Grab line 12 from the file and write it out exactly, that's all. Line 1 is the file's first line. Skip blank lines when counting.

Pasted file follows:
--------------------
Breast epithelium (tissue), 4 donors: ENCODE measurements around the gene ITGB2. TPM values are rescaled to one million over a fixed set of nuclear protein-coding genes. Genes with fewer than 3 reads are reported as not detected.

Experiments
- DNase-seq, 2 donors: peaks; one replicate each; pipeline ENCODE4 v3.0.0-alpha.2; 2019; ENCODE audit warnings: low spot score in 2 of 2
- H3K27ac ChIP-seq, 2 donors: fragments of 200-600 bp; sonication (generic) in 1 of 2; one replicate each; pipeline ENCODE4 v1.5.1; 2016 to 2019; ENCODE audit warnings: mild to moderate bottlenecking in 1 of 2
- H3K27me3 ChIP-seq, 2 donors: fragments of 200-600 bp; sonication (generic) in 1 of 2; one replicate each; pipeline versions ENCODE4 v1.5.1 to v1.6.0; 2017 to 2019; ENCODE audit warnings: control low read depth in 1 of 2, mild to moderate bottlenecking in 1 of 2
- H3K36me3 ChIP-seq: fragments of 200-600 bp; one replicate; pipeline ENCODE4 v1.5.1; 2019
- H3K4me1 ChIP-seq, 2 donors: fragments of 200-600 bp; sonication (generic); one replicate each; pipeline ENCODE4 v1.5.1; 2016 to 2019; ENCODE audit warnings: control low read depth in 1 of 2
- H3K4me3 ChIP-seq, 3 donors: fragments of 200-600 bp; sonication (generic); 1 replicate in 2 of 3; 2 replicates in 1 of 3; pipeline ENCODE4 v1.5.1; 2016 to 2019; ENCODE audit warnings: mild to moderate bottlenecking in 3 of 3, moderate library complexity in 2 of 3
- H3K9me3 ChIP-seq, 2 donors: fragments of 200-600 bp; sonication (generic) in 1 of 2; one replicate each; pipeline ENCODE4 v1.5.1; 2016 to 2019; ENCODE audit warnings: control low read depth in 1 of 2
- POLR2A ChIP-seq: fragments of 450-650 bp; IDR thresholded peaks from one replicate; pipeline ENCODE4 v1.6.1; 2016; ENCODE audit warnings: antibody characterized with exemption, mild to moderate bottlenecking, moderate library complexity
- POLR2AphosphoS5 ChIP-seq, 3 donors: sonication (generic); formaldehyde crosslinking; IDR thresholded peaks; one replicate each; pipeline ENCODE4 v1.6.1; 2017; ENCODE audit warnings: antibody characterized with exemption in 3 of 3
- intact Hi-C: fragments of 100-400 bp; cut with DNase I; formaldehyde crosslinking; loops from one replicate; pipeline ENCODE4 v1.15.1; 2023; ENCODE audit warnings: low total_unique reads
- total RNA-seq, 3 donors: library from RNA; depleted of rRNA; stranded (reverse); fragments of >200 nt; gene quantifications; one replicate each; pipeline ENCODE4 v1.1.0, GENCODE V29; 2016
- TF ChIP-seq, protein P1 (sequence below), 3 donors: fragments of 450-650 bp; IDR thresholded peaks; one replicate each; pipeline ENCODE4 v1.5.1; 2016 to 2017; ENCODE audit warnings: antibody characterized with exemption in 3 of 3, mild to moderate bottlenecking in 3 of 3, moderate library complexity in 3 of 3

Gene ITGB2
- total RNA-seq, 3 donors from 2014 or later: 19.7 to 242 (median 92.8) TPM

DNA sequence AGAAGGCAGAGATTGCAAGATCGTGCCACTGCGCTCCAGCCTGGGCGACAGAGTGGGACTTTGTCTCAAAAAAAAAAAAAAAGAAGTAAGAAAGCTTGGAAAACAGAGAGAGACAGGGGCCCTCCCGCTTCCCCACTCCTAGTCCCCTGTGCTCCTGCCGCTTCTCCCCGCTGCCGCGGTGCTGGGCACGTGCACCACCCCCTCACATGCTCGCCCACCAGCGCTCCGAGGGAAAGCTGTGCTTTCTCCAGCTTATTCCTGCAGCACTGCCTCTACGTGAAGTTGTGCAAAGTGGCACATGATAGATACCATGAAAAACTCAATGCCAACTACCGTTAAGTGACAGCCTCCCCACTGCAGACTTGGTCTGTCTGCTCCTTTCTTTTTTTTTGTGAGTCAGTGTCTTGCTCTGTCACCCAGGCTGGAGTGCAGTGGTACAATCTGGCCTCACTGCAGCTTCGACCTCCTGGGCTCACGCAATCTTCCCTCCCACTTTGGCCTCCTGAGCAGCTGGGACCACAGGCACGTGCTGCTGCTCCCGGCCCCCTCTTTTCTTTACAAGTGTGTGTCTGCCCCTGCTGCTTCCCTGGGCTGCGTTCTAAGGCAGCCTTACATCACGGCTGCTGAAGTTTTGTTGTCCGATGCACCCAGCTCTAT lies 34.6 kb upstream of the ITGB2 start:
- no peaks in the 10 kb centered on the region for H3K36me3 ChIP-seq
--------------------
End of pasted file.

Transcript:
- intact Hi-C: fragments of 100-400 bp; cut with DNase I; formaldehyde crosslinking; loops from one replicate; pipeline ENCODE4 v1.15.1; 2023; ENCODE audit warnings: low total_unique reads